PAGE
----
TV personality Holly Willoughby has recently been in the news regarding potential litigious action being taken against her by her former talent agent, YMU. The dispute relates to contracts which were brokered by YMU, who are due an annual commission as part of their agency agreement. Ms Willoughby has since left YMU and has set up her own management company, called Roxy Management. Roxy are unique in that they only employ woman. Her former agents will argue that they are entitled to continue to collect this annual commission from her, despite there no longer being an agent-client relationship. They rely on a clause within their contractual agreement with Ms Willoughby typically referred to as a ‘sunset clause’, otherwise known as a post-term commission clause. This is agreed on the basis that they initially secured the deal and are entitled to collect commission on said deal, usually for a finite amount of time.
Where are Sunset Provisions Used?
Sunset provisions are not only implemented in such agent-client relationships. They are widely applied in public policy whereby politicians may seek to pass legislation on the caveat that this legislation is reviewed again on a fixed period basis. This may be to consider how effective the legislation has been or whether there is merit in its continuation after the passage of time in the ever changing political landscape. The provision will usually work on an ‘opt out’ premise, whereby unless action is taken by the legislature by a certain time period the provision will simply cease to have effect, or will pass like the setting sun.
Why are they used in Contracts?
Whilst on the surface it may seem wholly unfair that an agent is entitled to continue to collect a commission when their relationship with the client has come to an end, there is certainly strong arguments for their inclusion. Agents will say that the contract brokered would never have been secured had it not been for their expertise and negotiation. It offers a protection against a client simply utilising the experience of an agent to broker a deal then ending the relationship to seek representation from another agent who will represent them and collect a smaller commission, having conducted no real work towards the deal.
How does it Work?
A sunset clause will usually take effect for a finite period. This will vary from three to five years, or in some instances longer. A typical sunset provision will see the commission collectible by the agent drop on a yearly basis, with year one the agent collecting 15%, through to year three where they collect 5%. Comparisons can be drawn between the Scots Law presumption in favour of a ‘clean break’ provision between spouses after divorce. This sees financial provision tapered off in a similar fashion.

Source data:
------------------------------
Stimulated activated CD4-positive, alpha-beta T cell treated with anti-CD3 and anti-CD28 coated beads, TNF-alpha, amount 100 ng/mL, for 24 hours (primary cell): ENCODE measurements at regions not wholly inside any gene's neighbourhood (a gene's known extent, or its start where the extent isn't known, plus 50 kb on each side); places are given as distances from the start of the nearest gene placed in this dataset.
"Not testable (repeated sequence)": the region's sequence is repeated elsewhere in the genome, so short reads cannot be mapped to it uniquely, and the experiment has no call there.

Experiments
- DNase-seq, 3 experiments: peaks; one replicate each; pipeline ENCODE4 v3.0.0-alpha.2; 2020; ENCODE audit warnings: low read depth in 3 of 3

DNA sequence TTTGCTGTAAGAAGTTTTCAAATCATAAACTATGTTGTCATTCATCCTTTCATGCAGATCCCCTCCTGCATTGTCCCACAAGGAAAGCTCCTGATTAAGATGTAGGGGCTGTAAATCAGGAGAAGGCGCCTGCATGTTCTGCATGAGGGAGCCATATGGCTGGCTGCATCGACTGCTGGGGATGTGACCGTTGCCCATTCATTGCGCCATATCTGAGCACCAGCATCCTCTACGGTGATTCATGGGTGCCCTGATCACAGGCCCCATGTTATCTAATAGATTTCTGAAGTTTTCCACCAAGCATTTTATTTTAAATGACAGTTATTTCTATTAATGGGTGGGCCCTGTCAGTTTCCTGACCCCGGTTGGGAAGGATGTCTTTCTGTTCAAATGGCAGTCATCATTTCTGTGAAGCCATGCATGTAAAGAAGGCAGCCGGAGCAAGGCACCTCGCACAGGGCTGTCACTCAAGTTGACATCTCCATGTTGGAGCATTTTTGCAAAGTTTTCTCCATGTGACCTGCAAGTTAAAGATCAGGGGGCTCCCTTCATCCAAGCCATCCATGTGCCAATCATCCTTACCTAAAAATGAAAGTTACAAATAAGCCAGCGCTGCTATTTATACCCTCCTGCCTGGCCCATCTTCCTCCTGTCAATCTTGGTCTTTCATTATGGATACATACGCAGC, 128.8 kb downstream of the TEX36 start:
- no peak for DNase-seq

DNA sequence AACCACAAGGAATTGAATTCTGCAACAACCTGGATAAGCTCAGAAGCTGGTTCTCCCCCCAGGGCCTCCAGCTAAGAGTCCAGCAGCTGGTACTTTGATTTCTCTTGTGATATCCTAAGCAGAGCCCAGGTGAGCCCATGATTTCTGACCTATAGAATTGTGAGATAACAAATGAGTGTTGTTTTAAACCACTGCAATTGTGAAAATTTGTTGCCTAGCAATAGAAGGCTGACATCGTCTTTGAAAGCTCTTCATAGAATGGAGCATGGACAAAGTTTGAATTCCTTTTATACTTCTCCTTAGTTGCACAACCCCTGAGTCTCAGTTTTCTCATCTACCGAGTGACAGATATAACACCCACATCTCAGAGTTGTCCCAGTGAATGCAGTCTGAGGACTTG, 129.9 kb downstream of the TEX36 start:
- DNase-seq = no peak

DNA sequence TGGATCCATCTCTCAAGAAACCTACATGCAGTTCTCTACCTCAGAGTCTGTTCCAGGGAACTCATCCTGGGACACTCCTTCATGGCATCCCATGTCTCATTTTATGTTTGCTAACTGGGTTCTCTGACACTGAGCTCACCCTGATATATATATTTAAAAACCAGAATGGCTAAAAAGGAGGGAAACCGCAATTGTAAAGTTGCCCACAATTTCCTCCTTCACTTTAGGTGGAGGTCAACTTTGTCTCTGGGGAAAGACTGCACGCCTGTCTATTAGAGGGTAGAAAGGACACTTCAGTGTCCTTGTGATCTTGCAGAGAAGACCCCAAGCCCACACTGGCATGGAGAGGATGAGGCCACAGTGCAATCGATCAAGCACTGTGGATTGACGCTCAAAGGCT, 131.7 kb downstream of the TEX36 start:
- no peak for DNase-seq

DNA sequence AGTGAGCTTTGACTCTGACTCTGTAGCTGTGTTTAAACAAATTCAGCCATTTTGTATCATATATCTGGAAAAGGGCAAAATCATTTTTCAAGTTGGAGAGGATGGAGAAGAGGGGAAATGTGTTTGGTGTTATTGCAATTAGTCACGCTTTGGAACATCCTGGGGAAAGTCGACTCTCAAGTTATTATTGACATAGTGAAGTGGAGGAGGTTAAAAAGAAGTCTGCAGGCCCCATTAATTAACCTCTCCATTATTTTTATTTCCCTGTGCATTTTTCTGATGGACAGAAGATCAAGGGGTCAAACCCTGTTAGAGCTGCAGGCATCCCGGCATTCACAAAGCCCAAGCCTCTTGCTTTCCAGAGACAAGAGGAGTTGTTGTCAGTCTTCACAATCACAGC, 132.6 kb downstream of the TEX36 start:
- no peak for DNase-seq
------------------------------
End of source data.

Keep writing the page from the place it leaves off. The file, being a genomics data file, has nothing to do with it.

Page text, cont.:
An example sunset provision can be found within the Musicians Union’s specimen management agreement as below:
“In respect of monies earned up to five (5) years from the end of the Term our Commission shall remain at twenty (20%). In respect of monies earned after the date five (5) years from the end of the Term our Commission shall reduce to ten per cent (10%). In respect of monies earned after the date ten (10) years from the end of the Term our entitlement to Commission shall cease”.
What is the Dispute with Ms Willoughby and YMU?
It is likely the dispute in this instance relates to the renegotiation of existing contracts by the new agent. The new agent will claim their commission for this work and the client will likely fail to pay the commission to the former agent on the understanding the renegotiation disenfranchises the former agent from claiming their fee. The loss of commission involved in these contracts is likely to run into several hundred thousand pounds per annum, meaning any dispute will involve several million pounds.
Regardless of the result, it is likely not in the interests of Ms Willoughby to have a prolonged, and public, litigious battle with her former agent. Her earnings information will become public knowledge and any form of litigation will likely result in significant legal fees.
Blog by Conor Kenny, solicitor